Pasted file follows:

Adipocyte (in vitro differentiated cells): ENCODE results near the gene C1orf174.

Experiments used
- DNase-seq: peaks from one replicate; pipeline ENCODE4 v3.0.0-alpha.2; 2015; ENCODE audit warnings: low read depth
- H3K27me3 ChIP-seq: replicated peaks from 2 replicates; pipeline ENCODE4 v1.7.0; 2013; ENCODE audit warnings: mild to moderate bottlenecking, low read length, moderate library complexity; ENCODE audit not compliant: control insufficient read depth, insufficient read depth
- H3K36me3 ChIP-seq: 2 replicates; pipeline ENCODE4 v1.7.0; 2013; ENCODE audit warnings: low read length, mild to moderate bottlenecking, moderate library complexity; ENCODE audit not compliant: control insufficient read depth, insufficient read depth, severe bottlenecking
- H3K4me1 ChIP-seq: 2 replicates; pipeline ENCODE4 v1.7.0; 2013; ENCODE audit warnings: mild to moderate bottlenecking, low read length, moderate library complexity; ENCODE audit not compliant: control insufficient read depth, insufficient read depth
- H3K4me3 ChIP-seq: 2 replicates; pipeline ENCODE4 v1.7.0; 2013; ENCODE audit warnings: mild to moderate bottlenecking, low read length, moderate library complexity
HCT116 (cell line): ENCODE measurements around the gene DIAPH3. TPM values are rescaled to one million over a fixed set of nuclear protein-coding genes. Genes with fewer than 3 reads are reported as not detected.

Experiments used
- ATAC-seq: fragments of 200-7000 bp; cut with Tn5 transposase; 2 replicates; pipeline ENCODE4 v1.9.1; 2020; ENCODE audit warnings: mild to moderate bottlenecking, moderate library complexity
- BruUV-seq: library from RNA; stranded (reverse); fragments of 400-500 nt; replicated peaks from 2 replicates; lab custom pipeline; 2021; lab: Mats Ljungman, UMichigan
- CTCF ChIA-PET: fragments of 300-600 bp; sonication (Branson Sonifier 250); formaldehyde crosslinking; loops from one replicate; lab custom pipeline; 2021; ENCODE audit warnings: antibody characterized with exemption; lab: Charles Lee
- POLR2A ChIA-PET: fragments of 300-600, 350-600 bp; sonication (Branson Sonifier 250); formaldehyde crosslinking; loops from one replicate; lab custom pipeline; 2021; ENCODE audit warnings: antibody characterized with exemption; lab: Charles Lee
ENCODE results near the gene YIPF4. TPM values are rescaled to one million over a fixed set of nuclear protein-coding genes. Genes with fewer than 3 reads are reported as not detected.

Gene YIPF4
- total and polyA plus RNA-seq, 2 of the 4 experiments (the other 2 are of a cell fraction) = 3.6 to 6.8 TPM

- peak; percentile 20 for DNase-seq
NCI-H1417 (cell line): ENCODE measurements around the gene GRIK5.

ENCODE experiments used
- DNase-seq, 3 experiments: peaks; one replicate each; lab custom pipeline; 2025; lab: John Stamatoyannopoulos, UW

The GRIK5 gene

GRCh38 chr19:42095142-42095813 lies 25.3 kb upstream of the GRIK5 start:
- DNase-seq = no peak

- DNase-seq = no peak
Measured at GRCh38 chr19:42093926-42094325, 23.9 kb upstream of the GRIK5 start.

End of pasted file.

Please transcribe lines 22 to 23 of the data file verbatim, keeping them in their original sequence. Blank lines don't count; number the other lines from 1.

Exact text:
GRCh38 chr19:42095142-42095813 lies 25.3 kb upstream of the GRIK5 start:
- DNase-seq = no peak